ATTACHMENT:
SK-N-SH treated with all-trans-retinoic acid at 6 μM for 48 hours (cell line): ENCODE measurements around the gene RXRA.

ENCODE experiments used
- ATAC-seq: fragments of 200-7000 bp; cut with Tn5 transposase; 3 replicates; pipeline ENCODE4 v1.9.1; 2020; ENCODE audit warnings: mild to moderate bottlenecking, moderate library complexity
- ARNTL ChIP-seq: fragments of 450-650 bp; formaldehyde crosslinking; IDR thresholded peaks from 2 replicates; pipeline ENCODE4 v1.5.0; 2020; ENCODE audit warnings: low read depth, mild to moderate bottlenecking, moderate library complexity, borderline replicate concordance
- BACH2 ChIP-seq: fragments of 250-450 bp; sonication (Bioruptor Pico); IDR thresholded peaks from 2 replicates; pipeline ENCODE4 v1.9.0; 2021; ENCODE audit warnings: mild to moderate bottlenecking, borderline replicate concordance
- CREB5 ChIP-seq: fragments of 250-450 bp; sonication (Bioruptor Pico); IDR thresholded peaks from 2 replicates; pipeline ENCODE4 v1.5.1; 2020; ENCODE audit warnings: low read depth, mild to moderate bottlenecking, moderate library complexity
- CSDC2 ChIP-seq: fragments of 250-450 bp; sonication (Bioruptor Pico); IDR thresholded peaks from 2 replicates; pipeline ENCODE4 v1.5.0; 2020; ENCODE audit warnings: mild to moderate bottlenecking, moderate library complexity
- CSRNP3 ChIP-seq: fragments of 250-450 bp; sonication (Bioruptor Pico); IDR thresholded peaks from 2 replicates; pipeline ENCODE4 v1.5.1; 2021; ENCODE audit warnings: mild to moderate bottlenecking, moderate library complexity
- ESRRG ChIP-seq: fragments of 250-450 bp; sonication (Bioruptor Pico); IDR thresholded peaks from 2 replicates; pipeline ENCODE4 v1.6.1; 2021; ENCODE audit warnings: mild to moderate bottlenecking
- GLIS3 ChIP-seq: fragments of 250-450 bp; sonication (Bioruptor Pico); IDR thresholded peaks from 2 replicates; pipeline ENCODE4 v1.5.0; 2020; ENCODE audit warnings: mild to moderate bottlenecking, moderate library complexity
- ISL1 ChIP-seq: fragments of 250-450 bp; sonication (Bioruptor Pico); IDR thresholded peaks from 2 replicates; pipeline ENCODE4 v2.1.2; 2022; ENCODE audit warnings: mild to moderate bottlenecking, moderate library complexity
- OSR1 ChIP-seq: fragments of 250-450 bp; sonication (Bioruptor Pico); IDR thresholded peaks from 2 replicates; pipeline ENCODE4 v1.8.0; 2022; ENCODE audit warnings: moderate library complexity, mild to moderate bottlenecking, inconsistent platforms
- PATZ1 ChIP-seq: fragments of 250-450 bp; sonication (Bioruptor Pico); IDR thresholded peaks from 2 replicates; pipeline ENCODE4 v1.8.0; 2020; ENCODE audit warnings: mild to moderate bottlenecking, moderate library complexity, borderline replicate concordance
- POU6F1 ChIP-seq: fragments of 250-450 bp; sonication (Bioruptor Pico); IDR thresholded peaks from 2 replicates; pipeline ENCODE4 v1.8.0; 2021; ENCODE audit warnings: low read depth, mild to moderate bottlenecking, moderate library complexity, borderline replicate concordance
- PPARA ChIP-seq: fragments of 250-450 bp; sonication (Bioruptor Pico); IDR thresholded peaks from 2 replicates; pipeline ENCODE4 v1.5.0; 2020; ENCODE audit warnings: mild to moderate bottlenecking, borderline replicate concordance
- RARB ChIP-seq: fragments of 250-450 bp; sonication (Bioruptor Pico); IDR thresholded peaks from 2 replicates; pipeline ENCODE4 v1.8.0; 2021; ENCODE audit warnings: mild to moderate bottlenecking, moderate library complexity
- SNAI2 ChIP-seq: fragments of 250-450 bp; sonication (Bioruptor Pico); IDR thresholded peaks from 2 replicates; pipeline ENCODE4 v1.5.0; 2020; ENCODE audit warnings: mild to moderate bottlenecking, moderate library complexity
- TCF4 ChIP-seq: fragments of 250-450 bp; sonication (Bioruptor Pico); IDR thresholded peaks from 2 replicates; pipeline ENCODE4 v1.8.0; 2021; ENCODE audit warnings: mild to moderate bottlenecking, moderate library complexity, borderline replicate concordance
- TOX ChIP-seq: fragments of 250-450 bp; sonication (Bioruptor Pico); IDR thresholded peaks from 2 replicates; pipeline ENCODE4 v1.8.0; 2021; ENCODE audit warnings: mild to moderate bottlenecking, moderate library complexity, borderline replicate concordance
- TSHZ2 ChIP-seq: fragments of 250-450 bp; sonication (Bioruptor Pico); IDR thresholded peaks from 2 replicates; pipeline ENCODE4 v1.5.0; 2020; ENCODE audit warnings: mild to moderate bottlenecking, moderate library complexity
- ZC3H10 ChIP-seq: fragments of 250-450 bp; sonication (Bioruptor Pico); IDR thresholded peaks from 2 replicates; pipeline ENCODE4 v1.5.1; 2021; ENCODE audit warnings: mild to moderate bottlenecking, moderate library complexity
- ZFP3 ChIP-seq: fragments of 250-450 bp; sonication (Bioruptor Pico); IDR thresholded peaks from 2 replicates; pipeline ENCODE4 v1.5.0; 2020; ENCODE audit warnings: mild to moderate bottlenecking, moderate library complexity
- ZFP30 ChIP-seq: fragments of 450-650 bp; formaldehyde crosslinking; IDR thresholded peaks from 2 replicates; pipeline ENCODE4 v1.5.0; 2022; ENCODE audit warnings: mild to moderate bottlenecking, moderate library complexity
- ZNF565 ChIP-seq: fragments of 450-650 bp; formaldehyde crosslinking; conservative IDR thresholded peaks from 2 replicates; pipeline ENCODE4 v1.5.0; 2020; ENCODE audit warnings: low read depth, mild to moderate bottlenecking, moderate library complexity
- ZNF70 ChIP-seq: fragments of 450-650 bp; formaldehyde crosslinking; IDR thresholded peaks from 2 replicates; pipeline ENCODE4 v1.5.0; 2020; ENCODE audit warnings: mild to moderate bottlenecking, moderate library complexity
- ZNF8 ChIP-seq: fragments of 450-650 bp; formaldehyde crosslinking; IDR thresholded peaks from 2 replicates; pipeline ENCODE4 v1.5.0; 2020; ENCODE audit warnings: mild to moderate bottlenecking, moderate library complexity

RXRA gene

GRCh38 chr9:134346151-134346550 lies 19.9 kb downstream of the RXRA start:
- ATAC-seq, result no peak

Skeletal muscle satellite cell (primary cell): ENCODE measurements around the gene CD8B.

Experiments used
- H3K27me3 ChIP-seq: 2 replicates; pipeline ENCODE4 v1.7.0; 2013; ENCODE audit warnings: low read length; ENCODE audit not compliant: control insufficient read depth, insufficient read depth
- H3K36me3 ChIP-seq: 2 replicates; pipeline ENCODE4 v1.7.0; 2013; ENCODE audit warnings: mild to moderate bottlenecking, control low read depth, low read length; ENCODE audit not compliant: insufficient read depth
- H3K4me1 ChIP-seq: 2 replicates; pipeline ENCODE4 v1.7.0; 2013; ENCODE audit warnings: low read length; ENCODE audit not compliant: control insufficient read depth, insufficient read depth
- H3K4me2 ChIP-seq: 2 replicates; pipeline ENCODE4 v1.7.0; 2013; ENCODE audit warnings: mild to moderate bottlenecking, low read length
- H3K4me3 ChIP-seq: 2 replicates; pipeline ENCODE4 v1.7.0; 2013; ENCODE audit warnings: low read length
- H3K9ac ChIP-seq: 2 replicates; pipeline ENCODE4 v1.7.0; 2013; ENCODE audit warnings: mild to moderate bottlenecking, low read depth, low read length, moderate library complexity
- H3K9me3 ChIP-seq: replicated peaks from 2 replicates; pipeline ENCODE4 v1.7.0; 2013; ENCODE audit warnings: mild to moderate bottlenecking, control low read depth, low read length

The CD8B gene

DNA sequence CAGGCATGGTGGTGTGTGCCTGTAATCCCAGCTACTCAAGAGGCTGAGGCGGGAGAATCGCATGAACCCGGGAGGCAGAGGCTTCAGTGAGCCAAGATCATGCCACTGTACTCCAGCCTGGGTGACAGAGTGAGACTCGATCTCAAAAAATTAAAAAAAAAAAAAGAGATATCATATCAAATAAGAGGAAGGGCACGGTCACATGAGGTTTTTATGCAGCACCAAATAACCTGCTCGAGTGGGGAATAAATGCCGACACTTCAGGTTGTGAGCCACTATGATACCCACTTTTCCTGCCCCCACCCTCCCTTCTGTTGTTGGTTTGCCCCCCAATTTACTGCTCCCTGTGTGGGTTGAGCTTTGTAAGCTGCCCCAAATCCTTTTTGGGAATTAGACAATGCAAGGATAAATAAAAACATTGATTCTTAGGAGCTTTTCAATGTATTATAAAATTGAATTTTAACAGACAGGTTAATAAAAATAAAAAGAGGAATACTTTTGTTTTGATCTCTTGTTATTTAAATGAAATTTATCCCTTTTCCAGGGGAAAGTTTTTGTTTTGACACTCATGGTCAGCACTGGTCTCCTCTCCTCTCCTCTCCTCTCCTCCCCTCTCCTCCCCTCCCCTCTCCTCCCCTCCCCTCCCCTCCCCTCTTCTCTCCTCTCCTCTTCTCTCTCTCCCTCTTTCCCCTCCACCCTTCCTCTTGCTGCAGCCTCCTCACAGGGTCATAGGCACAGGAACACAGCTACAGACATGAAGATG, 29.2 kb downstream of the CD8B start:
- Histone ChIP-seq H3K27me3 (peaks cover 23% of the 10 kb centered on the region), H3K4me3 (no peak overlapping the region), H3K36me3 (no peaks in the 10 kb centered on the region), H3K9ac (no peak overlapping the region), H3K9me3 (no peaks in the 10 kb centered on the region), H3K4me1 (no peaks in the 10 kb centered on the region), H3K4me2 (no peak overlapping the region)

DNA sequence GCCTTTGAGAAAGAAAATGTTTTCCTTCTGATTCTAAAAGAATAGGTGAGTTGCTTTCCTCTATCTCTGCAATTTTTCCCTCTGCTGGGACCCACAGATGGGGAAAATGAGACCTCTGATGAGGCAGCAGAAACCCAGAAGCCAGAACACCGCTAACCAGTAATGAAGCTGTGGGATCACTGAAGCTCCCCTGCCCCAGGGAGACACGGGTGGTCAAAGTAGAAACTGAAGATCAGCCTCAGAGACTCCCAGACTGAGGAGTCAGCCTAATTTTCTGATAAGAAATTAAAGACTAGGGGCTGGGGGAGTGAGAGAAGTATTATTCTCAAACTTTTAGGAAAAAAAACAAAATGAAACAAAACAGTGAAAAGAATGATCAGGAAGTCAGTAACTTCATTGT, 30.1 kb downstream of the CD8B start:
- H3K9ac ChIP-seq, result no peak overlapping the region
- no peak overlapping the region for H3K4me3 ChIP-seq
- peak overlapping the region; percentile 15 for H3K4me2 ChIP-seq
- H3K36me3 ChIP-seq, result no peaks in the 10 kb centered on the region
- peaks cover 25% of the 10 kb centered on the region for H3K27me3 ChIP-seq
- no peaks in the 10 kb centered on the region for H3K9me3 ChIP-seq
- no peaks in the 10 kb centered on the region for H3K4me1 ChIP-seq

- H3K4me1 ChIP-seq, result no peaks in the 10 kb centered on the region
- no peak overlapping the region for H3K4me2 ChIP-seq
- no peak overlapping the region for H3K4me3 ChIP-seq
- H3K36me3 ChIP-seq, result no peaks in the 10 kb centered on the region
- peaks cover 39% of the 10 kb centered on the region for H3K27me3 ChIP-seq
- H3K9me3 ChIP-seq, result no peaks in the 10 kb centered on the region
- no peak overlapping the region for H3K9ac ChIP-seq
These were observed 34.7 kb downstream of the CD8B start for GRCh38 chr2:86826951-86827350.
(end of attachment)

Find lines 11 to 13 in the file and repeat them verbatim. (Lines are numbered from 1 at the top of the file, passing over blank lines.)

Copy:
- ISL1 ChIP-seq: fragments of 250-450 bp; sonication (Bioruptor Pico); IDR thresholded peaks from 2 replicates; pipeline ENCODE4 v2.1.2; 2022; ENCODE audit warnings: mild to moderate bottlenecking, moderate library complexity
- OSR1 ChIP-seq: fragments of 250-450 bp; sonication (Bioruptor Pico); IDR thresholded peaks from 2 replicates; pipeline ENCODE4 v1.8.0; 2022; ENCODE audit warnings: moderate library complexity, mild to moderate bottlenecking, inconsistent platforms
- PATZ1 ChIP-seq: fragments of 250-450 bp; sonication (Bioruptor Pico); IDR thresholded peaks from 2 replicates; pipeline ENCODE4 v1.8.0; 2020; ENCODE audit warnings: mild to moderate bottlenecking, moderate library complexity, borderline replicate concordance